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Schooner Captain
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Discussion Starter · #1 · (Edited)
I have failed to repair my fiberglass.
between the black and fresh tanks in my bilge is a fiberglass wall. The seal broke at the top of the wall, letting fresh water flood into the black tank. How may I seal this?
The issue is the inspection hole is 2' from the wall that needs repaired, and my first blind repair attempt looked like this:


I can confirm I just tested it, and it does not work.
My next thought is to drill a few 2" holes along the top where the two meet up, and work thru those small holes to patch it much better.
I am wide open to suggestions on this one. The first idea I had failed, and the second may fail as well, or worse, cause damage.
 

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what did you attempt to seal it with? your choice of materials may have a great impact on any possibility of further success.


My gut tells me you're gonna have to get out the jigsaw and cut large access holes into he top of the tanks, clean the short-cut crap out of the seam, properly fillet and fiberglass both sides, then reseal the top of the tanks. you might be better off gutting and cutting and installing proper tanks.
 

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Schooner Captain
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Discussion Starter · #5 ·
When a boat is built they lay down the tank dividers, then lay down the fiberglass subfloor.
So these tanks may share a top, and bottom, but the seal between the top and sides has broken. They are integral to the bilge.
The black tank has not been used in a long time, years.

The repair I tried was fiberglass cloth, and epoxy. The right materials, applied in the blind, incorrectly.

Yes, cutting a large opening in the black tank may be the answer, then epoxy the large cut out piece back on when done.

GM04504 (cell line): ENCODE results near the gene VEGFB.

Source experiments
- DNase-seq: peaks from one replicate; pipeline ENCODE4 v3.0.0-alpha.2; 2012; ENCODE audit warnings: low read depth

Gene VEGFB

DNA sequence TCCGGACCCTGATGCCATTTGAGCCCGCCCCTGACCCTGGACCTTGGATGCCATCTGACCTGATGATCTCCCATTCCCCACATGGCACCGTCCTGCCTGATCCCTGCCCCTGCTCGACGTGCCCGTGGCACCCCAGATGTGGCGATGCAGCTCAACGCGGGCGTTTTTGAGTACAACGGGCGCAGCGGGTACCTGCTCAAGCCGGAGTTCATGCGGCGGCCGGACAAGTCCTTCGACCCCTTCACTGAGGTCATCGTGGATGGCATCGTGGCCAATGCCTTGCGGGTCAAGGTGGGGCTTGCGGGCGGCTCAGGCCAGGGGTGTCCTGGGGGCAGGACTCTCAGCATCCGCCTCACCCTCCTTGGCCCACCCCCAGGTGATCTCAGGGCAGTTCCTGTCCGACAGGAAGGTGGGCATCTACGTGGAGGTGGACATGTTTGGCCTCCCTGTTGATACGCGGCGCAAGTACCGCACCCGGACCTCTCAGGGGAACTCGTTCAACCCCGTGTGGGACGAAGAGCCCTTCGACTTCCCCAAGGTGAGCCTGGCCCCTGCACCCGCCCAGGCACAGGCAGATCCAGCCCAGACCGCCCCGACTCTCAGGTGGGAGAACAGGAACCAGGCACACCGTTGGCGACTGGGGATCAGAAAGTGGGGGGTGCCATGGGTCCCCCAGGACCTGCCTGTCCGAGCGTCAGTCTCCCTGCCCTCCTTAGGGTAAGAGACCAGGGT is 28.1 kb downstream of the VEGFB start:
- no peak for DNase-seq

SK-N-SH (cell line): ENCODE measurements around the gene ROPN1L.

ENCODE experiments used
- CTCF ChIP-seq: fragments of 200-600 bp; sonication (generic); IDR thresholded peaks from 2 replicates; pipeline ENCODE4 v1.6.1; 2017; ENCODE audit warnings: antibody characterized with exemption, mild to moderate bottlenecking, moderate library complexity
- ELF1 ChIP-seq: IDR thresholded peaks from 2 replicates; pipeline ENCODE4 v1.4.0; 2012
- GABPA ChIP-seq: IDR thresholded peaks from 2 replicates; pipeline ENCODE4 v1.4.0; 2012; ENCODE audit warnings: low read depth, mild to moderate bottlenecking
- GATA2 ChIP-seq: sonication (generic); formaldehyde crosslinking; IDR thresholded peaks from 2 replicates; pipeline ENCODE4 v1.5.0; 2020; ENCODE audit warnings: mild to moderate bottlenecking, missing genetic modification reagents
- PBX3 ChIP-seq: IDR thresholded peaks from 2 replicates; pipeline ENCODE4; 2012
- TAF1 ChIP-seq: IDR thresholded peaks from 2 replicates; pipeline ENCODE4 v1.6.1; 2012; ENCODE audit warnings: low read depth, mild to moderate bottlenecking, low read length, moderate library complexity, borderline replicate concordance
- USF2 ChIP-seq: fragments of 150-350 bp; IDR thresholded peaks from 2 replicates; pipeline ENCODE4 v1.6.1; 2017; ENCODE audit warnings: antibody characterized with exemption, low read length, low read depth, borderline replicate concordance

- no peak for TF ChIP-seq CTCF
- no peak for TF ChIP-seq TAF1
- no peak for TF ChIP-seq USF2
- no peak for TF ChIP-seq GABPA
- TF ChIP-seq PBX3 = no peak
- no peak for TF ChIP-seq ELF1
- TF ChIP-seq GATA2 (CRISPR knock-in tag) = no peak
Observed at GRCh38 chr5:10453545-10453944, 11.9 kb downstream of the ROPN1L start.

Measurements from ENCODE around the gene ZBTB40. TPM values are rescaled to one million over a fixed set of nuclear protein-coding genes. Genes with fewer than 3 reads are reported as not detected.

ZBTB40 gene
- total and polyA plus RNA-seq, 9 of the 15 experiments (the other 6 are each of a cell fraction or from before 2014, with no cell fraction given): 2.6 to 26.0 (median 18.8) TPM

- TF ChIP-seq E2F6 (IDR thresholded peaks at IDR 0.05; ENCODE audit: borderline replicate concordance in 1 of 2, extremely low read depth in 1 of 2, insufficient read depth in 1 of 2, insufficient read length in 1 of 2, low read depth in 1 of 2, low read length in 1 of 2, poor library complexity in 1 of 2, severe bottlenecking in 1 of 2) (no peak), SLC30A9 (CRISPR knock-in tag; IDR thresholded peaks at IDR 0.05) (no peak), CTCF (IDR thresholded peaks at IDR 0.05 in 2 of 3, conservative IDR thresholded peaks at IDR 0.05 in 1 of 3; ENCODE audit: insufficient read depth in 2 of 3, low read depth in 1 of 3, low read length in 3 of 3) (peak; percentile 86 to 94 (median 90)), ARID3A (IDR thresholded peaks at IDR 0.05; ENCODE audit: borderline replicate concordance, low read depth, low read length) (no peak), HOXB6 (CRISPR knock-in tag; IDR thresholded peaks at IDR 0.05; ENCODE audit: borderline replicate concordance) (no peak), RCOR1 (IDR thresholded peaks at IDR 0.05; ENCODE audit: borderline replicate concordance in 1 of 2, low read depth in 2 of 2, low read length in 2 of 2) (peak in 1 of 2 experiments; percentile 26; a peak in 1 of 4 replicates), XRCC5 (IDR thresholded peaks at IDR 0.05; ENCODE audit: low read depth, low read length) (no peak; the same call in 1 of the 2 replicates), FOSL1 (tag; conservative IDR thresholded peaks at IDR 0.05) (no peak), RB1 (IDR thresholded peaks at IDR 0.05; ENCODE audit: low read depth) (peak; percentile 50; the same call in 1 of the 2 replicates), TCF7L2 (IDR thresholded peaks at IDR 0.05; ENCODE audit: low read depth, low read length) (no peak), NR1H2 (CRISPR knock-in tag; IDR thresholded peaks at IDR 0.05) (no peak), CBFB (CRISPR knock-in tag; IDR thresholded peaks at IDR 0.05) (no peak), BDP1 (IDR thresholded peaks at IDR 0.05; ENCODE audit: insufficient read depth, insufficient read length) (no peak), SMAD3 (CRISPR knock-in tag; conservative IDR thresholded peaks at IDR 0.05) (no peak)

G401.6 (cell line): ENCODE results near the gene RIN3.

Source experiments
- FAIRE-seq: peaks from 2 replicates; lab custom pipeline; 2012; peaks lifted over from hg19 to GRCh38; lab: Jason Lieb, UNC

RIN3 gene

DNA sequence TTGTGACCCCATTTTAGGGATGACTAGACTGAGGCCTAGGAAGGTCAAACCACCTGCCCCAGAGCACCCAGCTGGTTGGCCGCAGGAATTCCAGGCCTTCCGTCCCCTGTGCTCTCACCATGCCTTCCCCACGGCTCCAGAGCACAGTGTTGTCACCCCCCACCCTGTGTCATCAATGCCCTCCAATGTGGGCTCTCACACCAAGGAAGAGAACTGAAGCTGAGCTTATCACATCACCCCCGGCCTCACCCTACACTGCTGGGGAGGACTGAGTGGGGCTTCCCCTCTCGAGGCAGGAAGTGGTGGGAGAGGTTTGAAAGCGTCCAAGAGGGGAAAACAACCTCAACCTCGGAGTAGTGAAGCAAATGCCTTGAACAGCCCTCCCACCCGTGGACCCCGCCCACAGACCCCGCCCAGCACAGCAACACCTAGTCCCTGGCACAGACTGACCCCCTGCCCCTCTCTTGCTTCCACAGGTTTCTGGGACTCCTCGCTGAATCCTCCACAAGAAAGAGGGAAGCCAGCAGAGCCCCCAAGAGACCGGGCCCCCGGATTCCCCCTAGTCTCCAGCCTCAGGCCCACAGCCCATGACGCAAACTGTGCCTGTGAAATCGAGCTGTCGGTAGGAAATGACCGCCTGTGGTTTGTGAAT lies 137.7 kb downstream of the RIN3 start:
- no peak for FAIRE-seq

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Schooner Captain
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Discussion Starter · #7 ·
easy inexpensive fix.
cut access hole.
insert bladder tank.
plumb new bladder tank.
quit beating yourself up trying to "fix" the poor aged design.
Any links to where I might buy one would be GREAT!
 

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Schooner Captain
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Discussion Starter · #16 ·
Personally I think $300 is quite cheap to ensure my fresh water supply doesn't end of full of sewage, but maybe that's just me.
We dont use the black tank right now, and the only reason the fresh flows into the black is if we overfill the tank.
 

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This is an unusual construction method ( and one I would personally avoid) its been a longtime since builders used integral tanks. descrete drop in tanks are a much better solution and this has been the norm for a long time. Poly tanks are better for freshwater (or stainless) and if there is an issue they can be removed and repaired.
 

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Schooner Captain
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Discussion Starter · #18 ·
This is an unusual construction method ( and one I would personally avoid) its been a longtime since builders used integral tanks. descrete drop in tanks are a much better solution and this has been the norm for a long time. Poly tanks are better for freshwater (or stainless) and if there is an issue they can be removed and repaired.
Yes, but my goodness. Tanks on boats today are so tiny. I have 140 gallons of fuel, 30 gallons black, and over 200 fresh. I see new boats the same size with 80 gallons of diesel, and 100 gallons of water.
 
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